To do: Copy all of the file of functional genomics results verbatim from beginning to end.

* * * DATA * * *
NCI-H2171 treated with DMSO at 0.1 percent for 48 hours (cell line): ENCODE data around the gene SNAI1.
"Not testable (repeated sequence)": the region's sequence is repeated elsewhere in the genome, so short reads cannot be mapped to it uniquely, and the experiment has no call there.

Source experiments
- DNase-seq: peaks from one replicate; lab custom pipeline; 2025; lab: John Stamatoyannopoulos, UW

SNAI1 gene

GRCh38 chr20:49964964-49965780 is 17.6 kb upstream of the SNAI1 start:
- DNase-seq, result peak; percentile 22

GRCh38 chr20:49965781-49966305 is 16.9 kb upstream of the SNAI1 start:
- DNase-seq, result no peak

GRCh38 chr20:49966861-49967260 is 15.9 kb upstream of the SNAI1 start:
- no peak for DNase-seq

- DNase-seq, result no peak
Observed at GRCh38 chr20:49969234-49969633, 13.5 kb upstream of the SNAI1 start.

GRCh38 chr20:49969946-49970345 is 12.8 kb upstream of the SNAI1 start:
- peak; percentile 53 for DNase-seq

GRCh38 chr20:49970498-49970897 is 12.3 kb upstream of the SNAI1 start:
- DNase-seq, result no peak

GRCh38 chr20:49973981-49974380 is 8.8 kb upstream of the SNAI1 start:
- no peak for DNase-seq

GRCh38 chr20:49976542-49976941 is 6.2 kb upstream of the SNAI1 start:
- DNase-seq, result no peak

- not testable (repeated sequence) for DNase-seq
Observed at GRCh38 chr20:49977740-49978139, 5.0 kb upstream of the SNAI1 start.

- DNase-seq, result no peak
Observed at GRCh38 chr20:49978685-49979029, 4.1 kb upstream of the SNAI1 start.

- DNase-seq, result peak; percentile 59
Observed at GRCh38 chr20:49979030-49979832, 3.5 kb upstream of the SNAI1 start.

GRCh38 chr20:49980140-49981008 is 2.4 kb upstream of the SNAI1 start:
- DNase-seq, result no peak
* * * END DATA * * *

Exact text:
NCI-H2171 treated with DMSO at 0.1 percent for 48 hours (cell line): ENCODE data around the gene SNAI1.
"Not testable (repeated sequence)": the region's sequence is repeated elsewhere in the genome, so short reads cannot be mapped to it uniquely, and the experiment has no call there.

Source experiments
- DNase-seq: peaks from one replicate; lab custom pipeline; 2025; lab: John Stamatoyannopoulos, UW

SNAI1 gene

GRCh38 chr20:49964964-49965780 is 17.6 kb upstream of the SNAI1 start:
- DNase-seq, result peak; percentile 22

GRCh38 chr20:49965781-49966305 is 16.9 kb upstream of the SNAI1 start:
- DNase-seq, result no peak

GRCh38 chr20:49966861-49967260 is 15.9 kb upstream of the SNAI1 start:
- no peak for DNase-seq

- DNase-seq, result no peak
Observed at GRCh38 chr20:49969234-49969633, 13.5 kb upstream of the SNAI1 start.

GRCh38 chr20:49969946-49970345 is 12.8 kb upstream of the SNAI1 start:
- peak; percentile 53 for DNase-seq

GRCh38 chr20:49970498-49970897 is 12.3 kb upstream of the SNAI1 start:
- DNase-seq, result no peak

GRCh38 chr20:49973981-49974380 is 8.8 kb upstream of the SNAI1 start:
- no peak for DNase-seq

GRCh38 chr20:49976542-49976941 is 6.2 kb upstream of the SNAI1 start:
- DNase-seq, result no peak

- not testable (repeated sequence) for DNase-seq
Observed at GRCh38 chr20:49977740-49978139, 5.0 kb upstream of the SNAI1 start.

- DNase-seq, result no peak
Observed at GRCh38 chr20:49978685-49979029, 4.1 kb upstream of the SNAI1 start.

- DNase-seq, result peak; percentile 59
Observed at GRCh38 chr20:49979030-49979832, 3.5 kb upstream of the SNAI1 start.

GRCh38 chr20:49980140-49981008 is 2.4 kb upstream of the SNAI1 start:
- DNase-seq, result no peak